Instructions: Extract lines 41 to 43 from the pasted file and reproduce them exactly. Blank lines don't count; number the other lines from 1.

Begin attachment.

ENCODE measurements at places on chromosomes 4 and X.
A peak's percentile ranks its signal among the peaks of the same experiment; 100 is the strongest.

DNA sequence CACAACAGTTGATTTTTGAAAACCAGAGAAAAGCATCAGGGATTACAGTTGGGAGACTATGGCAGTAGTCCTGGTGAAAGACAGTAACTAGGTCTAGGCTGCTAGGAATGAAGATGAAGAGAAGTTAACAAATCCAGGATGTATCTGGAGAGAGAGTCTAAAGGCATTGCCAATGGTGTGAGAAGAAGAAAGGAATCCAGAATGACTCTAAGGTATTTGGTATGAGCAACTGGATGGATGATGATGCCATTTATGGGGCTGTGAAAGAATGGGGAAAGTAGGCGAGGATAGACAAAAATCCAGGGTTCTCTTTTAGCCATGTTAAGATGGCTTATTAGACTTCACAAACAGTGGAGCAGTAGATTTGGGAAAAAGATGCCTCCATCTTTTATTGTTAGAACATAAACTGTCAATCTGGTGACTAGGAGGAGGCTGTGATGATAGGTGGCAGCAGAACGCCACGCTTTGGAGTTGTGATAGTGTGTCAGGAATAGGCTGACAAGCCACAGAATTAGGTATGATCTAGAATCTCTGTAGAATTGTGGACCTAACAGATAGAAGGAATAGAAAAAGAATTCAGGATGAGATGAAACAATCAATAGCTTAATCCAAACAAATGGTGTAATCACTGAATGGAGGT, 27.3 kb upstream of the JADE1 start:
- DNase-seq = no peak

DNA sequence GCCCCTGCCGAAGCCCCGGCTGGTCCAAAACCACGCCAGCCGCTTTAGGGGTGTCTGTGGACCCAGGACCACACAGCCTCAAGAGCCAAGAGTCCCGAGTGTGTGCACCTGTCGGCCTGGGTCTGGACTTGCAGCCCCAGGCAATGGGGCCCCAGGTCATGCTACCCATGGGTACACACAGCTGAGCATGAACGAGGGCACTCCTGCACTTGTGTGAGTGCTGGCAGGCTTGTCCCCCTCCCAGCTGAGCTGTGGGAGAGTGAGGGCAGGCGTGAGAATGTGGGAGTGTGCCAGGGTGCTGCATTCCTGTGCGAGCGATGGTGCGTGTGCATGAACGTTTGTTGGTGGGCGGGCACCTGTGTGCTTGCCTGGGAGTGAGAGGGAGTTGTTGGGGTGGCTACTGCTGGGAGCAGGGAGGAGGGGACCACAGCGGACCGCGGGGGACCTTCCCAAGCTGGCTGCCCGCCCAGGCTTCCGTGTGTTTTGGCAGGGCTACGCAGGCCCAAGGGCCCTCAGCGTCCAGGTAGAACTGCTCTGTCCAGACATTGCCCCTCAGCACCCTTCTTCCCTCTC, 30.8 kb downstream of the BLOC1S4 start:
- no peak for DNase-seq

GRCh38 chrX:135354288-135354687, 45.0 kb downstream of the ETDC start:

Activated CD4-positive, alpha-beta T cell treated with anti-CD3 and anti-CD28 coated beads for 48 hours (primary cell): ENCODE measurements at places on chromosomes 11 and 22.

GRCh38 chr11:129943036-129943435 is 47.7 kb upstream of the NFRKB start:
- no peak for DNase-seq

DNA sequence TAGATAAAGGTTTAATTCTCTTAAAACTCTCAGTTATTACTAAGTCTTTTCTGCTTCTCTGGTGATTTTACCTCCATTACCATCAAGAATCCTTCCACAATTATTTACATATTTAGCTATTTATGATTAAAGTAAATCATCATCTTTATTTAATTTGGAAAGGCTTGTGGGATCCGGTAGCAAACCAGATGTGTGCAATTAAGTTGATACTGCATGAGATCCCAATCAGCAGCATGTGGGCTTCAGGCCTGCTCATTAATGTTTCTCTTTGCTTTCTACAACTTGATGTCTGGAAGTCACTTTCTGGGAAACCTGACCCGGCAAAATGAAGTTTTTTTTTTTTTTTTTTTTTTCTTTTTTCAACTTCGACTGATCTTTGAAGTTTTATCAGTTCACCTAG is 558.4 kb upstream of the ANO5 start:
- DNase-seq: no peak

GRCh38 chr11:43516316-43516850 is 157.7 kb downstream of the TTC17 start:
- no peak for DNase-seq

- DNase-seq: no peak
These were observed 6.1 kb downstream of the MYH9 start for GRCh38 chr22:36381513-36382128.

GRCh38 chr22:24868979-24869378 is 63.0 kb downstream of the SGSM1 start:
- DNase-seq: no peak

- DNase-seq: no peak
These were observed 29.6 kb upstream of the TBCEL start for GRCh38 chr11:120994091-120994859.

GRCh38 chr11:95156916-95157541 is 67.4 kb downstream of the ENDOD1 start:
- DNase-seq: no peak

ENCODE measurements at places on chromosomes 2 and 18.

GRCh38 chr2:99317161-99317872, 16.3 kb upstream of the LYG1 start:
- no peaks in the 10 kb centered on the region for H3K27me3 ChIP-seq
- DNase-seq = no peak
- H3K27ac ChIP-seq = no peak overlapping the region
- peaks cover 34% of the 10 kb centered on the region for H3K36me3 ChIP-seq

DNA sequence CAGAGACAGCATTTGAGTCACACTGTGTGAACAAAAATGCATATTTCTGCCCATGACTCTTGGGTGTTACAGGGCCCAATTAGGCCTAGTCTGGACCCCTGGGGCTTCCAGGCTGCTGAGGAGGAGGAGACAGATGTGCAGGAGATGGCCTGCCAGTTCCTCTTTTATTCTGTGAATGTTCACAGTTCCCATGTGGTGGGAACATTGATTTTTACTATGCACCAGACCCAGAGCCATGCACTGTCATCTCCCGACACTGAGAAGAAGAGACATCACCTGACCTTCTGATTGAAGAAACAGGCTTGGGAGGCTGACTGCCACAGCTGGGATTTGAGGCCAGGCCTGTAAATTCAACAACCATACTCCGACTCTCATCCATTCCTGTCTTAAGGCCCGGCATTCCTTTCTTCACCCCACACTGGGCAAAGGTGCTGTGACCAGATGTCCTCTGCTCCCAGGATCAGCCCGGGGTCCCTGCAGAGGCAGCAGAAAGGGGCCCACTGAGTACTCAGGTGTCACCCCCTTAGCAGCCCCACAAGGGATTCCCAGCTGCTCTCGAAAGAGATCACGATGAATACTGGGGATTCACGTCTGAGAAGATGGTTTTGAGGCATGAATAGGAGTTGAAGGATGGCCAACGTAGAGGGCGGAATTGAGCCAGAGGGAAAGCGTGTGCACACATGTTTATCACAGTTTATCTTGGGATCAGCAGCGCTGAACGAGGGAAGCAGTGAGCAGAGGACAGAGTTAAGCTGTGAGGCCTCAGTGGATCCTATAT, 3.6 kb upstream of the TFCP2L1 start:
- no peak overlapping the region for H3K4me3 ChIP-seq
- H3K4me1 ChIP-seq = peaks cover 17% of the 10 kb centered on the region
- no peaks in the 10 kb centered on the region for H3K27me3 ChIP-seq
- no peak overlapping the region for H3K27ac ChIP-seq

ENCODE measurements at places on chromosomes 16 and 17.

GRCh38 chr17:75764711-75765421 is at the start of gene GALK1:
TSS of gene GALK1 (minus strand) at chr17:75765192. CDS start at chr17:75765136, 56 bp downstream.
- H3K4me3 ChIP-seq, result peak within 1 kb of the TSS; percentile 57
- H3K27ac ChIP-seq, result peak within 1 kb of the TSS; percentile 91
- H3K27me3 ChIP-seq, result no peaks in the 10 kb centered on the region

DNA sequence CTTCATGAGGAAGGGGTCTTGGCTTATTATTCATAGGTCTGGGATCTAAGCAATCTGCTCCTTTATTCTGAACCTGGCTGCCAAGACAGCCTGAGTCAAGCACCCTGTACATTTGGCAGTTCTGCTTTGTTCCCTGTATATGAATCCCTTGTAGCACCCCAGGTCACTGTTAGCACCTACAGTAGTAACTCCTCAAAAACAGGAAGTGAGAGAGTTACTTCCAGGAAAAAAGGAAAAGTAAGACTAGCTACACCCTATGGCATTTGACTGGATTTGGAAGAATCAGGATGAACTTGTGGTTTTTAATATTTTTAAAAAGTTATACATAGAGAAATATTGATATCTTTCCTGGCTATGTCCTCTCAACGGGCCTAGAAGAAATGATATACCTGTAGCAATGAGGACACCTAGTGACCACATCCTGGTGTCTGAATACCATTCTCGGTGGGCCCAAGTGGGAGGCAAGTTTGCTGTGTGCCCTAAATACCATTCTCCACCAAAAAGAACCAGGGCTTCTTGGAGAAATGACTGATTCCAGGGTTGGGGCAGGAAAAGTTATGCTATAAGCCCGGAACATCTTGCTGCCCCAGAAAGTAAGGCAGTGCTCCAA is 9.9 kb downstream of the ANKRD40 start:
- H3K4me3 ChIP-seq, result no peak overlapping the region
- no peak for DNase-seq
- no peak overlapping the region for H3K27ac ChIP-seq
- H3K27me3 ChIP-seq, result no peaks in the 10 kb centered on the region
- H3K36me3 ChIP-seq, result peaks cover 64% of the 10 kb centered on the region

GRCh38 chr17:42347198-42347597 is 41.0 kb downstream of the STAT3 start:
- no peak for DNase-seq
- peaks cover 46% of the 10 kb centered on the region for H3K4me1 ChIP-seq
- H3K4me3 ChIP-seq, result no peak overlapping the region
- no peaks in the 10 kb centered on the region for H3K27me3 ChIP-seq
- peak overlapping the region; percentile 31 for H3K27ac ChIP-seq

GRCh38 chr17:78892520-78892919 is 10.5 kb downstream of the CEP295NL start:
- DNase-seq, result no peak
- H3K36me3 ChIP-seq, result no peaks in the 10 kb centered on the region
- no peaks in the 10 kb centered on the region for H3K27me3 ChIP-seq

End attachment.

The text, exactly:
- H3K4me3 ChIP-seq, result no peak overlapping the region
- no peak for DNase-seq
- no peak overlapping the region for H3K27ac ChIP-seq